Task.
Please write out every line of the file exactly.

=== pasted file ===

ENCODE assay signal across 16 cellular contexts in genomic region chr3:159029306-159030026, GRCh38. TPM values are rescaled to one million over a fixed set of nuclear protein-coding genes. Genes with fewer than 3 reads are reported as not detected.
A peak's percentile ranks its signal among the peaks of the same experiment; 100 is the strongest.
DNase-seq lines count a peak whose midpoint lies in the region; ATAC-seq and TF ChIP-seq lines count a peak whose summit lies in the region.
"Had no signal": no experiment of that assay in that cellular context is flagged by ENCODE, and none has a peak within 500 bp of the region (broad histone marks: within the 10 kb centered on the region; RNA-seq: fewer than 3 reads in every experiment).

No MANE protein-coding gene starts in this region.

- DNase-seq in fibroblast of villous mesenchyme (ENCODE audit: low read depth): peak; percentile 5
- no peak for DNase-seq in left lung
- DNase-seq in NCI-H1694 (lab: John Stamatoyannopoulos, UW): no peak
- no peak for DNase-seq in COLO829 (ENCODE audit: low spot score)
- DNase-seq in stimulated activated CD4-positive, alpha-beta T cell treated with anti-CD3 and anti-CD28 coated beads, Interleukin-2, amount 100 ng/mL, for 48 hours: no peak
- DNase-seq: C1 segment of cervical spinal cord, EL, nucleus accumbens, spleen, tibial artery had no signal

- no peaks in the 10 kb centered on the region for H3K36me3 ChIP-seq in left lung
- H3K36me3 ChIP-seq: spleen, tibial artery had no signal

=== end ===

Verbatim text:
ENCODE assay signal across 16 cellular contexts in genomic region chr3:159029306-159030026, GRCh38. TPM values are rescaled to one million over a fixed set of nuclear protein-coding genes. Genes with fewer than 3 reads are reported as not detected.
A peak's percentile ranks its signal among the peaks of the same experiment; 100 is the strongest.
DNase-seq lines count a peak whose midpoint lies in the region; ATAC-seq and TF ChIP-seq lines count a peak whose summit lies in the region.
"Had no signal": no experiment of that assay in that cellular context is flagged by ENCODE, and none has a peak within 500 bp of the region (broad histone marks: within the 10 kb centered on the region; RNA-seq: fewer than 3 reads in every experiment).

No MANE protein-coding gene starts in this region.

- DNase-seq in fibroblast of villous mesenchyme (ENCODE audit: low read depth): peak; percentile 5
- no peak for DNase-seq in left lung
- DNase-seq in NCI-H1694 (lab: John Stamatoyannopoulos, UW): no peak
- no peak for DNase-seq in COLO829 (ENCODE audit: low spot score)
- DNase-seq in stimulated activated CD4-positive, alpha-beta T cell treated with anti-CD3 and anti-CD28 coated beads, Interleukin-2, amount 100 ng/mL, for 48 hours: no peak
- DNase-seq: C1 segment of cervical spinal cord, EL, nucleus accumbens, spleen, tibial artery had no signal

- no peaks in the 10 kb centered on the region for H3K36me3 ChIP-seq in left lung
- H3K36me3 ChIP-seq: spleen, tibial artery had no signal